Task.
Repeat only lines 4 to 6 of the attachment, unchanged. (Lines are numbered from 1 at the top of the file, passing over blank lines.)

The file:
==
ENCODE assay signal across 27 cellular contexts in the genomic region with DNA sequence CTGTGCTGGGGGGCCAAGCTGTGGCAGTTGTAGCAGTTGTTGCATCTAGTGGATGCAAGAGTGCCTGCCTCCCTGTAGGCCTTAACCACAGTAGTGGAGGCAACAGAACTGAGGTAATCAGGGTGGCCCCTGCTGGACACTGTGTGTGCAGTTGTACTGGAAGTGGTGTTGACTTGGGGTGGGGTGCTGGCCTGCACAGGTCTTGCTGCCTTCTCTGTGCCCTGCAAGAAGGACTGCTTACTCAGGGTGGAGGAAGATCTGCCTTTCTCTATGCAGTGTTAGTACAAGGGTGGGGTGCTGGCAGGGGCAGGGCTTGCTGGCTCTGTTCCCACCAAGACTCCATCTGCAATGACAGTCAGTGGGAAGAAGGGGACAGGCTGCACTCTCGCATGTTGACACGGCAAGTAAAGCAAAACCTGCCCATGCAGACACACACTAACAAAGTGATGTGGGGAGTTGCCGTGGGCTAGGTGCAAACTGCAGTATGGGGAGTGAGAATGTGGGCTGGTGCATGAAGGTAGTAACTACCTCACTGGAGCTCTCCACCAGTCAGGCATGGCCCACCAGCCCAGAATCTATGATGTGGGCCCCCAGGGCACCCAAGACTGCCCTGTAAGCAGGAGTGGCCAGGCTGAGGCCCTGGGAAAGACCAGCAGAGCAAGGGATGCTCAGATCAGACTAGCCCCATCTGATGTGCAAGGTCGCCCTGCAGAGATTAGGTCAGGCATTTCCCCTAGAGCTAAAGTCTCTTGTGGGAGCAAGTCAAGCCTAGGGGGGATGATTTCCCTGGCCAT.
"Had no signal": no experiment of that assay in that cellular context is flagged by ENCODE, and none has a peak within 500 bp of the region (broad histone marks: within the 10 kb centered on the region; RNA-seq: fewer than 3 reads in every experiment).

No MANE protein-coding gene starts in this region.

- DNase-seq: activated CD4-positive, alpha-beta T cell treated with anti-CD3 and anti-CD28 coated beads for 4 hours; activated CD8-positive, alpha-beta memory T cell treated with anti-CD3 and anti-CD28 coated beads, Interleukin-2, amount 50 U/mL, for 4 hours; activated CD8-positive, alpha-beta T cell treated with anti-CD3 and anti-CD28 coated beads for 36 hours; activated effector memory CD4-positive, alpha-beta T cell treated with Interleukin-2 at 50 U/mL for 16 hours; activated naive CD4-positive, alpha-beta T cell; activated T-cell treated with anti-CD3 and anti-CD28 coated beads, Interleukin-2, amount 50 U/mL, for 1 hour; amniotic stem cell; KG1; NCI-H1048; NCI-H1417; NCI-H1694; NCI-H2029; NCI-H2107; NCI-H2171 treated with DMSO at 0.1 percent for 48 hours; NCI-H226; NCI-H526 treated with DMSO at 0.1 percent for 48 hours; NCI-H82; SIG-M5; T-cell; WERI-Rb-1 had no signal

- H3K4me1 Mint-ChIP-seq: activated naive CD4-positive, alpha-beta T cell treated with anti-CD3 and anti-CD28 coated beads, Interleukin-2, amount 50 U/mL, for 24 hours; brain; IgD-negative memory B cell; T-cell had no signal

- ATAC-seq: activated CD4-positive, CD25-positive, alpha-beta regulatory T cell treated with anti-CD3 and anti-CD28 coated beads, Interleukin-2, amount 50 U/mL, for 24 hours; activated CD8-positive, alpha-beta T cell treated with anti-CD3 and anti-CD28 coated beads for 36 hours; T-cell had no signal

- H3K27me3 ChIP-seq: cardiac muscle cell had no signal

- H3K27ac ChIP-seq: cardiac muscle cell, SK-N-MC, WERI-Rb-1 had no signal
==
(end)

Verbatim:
- DNase-seq: activated CD4-positive, alpha-beta T cell treated with anti-CD3 and anti-CD28 coated beads for 4 hours; activated CD8-positive, alpha-beta memory T cell treated with anti-CD3 and anti-CD28 coated beads, Interleukin-2, amount 50 U/mL, for 4 hours; activated CD8-positive, alpha-beta T cell treated with anti-CD3 and anti-CD28 coated beads for 36 hours; activated effector memory CD4-positive, alpha-beta T cell treated with Interleukin-2 at 50 U/mL for 16 hours; activated naive CD4-positive, alpha-beta T cell; activated T-cell treated with anti-CD3 and anti-CD28 coated beads, Interleukin-2, amount 50 U/mL, for 1 hour; amniotic stem cell; KG1; NCI-H1048; NCI-H1417; NCI-H1694; NCI-H2029; NCI-H2107; NCI-H2171 treated with DMSO at 0.1 percent for 48 hours; NCI-H226; NCI-H526 treated with DMSO at 0.1 percent for 48 hours; NCI-H82; SIG-M5; T-cell; WERI-Rb-1 had no signal

- H3K4me1 Mint-ChIP-seq: activated naive CD4-positive, alpha-beta T cell treated with anti-CD3 and anti-CD28 coated beads, Interleukin-2, amount 50 U/mL, for 24 hours; brain; IgD-negative memory B cell; T-cell had no signal

- ATAC-seq: activated CD4-positive, CD25-positive, alpha-beta regulatory T cell treated with anti-CD3 and anti-CD28 coated beads, Interleukin-2, amount 50 U/mL, for 24 hours; activated CD8-positive, alpha-beta T cell treated with anti-CD3 and anti-CD28 coated beads for 36 hours; T-cell had no signal